The open source community was shocked to learn Tuesday that millions of lines of source code had gone missing from Github.com, a popular online version control website.
Github stores source code in "reposotories", which are big chunks of code that can be edited by Github members. Most version control websites will keep a small portion of the source code online (collectively known as the "hot repos") and store the rest of the repos offline, to prevent a mass download of all of the source code. Instead of using hot repos and cold repos, Github stored all of the source code online, which allowed the attackers to download all of it.
It's unclear how long the source code has been missing. Slides from a leaked Keynote deck indicated that Github's main strategy was to "just kinda ask people to push their code back up to the site without noticing anything". On Twitter, some people attributed the theft to an honest mistake (Github left the popular port 22 open for the attackers), while others speculated that the founders absconded with the code after building up trust in Github.
Github is based on a "distributed version control" system, designed so that many different copies of the source code can live on different computers. But because everyone stores their source code in Github, it became very easy for the attackers to download all of the source code from one place.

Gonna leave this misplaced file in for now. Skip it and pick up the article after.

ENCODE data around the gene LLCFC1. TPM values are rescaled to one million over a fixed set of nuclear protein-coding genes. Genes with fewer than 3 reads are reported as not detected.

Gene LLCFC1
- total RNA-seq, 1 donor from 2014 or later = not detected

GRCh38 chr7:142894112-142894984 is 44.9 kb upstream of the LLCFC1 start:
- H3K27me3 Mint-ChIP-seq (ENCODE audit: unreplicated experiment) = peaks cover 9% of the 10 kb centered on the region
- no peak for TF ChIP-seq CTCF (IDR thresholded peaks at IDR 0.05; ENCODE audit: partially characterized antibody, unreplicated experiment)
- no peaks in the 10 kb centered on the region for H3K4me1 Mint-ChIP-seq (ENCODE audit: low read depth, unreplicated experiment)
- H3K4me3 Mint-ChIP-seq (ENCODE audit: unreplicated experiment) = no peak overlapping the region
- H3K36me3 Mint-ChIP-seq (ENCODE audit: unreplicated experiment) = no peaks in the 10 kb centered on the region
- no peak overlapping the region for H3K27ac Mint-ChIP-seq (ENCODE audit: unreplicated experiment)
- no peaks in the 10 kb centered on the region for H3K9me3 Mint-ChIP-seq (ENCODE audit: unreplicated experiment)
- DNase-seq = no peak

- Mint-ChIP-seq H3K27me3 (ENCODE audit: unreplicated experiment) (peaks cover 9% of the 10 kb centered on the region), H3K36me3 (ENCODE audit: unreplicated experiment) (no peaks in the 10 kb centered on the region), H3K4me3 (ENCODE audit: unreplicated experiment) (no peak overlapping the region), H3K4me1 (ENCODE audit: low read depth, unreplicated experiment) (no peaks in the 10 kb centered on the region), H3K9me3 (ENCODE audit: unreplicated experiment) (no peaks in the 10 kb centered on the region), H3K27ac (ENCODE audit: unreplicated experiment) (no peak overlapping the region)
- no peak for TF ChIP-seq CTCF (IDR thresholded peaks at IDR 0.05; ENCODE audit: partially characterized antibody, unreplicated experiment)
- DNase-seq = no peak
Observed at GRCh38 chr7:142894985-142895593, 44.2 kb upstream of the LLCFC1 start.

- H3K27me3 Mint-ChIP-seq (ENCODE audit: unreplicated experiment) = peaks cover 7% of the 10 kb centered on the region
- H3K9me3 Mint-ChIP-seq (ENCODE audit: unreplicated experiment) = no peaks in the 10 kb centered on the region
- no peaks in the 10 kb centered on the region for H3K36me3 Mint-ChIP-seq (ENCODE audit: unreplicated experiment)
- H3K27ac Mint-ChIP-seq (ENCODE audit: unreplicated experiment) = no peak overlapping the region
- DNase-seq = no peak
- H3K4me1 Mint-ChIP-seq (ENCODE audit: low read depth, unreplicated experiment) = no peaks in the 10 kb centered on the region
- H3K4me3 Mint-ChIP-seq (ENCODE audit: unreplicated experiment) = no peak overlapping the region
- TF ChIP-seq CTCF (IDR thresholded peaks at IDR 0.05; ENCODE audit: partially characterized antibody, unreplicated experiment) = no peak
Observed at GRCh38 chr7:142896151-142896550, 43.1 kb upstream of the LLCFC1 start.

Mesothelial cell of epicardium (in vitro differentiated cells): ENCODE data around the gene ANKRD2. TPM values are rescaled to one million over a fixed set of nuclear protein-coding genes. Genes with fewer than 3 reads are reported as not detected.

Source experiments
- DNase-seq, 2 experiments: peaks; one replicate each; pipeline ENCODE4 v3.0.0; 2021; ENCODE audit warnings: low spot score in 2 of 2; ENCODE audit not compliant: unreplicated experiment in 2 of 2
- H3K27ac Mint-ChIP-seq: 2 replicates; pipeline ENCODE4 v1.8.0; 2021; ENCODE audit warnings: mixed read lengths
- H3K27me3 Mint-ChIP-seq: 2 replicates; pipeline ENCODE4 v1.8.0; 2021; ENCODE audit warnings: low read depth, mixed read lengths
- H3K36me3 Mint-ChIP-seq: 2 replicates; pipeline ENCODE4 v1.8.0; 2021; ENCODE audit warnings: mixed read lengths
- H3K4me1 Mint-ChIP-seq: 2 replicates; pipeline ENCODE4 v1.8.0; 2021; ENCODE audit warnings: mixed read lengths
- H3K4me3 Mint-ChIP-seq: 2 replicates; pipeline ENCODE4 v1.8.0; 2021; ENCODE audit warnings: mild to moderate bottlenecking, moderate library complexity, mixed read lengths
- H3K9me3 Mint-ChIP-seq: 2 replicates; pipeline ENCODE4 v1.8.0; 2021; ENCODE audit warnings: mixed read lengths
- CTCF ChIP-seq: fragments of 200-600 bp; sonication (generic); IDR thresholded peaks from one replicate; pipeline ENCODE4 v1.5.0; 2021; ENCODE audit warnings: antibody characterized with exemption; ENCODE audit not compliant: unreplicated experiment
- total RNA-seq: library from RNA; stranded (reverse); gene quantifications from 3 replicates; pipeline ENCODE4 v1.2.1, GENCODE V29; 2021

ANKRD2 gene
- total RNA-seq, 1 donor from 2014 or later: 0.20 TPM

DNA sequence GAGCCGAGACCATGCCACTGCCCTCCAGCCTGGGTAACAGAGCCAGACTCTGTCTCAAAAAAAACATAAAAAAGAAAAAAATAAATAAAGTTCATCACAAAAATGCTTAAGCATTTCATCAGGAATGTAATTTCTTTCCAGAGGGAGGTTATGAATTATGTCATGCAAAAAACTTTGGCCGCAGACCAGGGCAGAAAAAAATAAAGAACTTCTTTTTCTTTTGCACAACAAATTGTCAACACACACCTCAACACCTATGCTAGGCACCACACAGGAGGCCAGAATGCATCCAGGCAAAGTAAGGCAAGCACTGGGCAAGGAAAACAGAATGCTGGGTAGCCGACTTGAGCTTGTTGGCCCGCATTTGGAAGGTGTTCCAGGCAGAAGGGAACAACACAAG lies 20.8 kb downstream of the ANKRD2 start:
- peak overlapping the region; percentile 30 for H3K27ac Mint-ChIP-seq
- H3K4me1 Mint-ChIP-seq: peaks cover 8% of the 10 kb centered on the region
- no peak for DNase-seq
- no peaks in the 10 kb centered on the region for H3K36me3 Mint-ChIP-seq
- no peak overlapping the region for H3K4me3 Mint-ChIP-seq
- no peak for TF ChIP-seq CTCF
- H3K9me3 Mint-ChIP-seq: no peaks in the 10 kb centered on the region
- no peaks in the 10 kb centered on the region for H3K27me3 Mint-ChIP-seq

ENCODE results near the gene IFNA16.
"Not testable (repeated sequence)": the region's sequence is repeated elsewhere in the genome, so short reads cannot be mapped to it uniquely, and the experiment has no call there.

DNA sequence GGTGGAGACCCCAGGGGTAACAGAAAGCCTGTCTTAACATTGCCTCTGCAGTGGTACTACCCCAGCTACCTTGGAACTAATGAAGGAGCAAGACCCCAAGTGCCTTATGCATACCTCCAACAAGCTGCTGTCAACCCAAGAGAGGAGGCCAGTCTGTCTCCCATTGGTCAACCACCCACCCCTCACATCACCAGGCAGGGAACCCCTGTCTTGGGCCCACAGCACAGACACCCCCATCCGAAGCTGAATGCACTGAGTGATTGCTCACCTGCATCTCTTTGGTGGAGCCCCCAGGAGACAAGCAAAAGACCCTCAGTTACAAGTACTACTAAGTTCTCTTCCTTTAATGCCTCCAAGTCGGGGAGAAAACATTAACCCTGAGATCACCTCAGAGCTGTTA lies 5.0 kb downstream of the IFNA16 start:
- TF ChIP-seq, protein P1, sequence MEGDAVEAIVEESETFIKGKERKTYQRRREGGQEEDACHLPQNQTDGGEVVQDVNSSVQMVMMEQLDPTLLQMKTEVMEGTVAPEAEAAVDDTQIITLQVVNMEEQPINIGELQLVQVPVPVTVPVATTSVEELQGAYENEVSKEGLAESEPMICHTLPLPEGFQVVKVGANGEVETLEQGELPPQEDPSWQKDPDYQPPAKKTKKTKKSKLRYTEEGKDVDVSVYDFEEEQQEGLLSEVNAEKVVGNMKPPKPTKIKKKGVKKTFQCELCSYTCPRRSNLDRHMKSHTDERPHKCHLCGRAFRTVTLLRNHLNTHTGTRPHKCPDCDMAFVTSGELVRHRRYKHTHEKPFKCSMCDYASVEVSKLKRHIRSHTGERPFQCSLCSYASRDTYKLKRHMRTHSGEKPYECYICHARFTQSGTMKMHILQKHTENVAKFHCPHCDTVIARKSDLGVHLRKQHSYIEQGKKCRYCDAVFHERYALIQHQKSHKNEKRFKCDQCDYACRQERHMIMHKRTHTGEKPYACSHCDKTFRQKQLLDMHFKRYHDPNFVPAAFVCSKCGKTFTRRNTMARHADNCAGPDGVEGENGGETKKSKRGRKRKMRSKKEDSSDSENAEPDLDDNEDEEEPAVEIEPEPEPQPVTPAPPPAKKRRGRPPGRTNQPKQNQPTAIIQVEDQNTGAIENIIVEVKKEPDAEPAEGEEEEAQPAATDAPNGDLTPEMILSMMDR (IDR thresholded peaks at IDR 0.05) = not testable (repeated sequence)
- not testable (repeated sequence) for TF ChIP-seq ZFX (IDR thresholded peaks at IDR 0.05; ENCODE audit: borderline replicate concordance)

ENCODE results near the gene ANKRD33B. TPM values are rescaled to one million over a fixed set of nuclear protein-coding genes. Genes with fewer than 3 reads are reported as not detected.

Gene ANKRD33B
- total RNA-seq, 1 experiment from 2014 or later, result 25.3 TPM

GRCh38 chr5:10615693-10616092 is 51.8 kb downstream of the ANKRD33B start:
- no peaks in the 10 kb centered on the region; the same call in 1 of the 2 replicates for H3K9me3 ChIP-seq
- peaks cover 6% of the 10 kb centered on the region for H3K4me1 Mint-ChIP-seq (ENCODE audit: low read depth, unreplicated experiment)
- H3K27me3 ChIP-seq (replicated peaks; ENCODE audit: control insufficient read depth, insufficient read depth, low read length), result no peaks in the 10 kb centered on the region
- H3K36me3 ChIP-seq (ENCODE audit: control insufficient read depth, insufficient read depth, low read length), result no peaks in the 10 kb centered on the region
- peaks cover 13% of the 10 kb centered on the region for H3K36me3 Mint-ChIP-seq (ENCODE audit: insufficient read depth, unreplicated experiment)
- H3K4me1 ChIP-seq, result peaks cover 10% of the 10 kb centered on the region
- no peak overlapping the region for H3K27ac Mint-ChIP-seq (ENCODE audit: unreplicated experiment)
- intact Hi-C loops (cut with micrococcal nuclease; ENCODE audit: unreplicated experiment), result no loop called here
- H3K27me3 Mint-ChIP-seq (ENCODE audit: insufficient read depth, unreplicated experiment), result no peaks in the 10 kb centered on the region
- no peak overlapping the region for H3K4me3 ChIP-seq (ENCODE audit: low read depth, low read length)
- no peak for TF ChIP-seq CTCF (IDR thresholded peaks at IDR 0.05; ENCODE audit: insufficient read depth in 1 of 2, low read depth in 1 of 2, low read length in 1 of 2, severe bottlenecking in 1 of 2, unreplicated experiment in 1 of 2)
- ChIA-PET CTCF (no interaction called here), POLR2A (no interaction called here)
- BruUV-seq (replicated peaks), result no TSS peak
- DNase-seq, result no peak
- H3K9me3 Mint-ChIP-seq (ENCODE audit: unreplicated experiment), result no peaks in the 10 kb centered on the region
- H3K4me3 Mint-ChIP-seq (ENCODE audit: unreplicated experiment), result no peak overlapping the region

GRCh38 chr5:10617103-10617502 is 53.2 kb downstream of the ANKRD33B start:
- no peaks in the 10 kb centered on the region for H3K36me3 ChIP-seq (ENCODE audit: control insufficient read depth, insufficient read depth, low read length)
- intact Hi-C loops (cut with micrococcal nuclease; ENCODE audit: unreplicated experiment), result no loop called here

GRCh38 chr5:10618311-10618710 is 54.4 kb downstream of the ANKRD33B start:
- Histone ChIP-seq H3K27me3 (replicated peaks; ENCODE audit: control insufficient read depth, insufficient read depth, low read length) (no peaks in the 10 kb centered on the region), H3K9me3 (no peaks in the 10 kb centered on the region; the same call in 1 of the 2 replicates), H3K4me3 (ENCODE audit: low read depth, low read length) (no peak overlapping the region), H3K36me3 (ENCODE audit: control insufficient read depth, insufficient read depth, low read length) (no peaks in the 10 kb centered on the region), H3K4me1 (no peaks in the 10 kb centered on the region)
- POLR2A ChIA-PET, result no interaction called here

"My code could be running on anyone's computer right now, anywhere in the world," said open source developer Andrew Benton. "Frankly, that is terrifying." Other members of the community laughed at anyone who thought their source code was secure when hosted with a version control system that runs in the cloud.
Github could not be reached for comment, but they did release a special "Hackedocat" to commemorate the occasion.
At press time, the top comments on Hacker News were from a person complaining about how dumb Github is for losing the code, another person explaining to everyone that this article is satire, and a third person explaining that while he understands this is satire, the article is "dumb" and "not that funny", and seven non-sequiturs about the wisdom of free markets.
with thanks to Kyle Conroy, Andrew Benton, and Gabriel Gironda for reading drafts, and to Kyle for the Hackedocat
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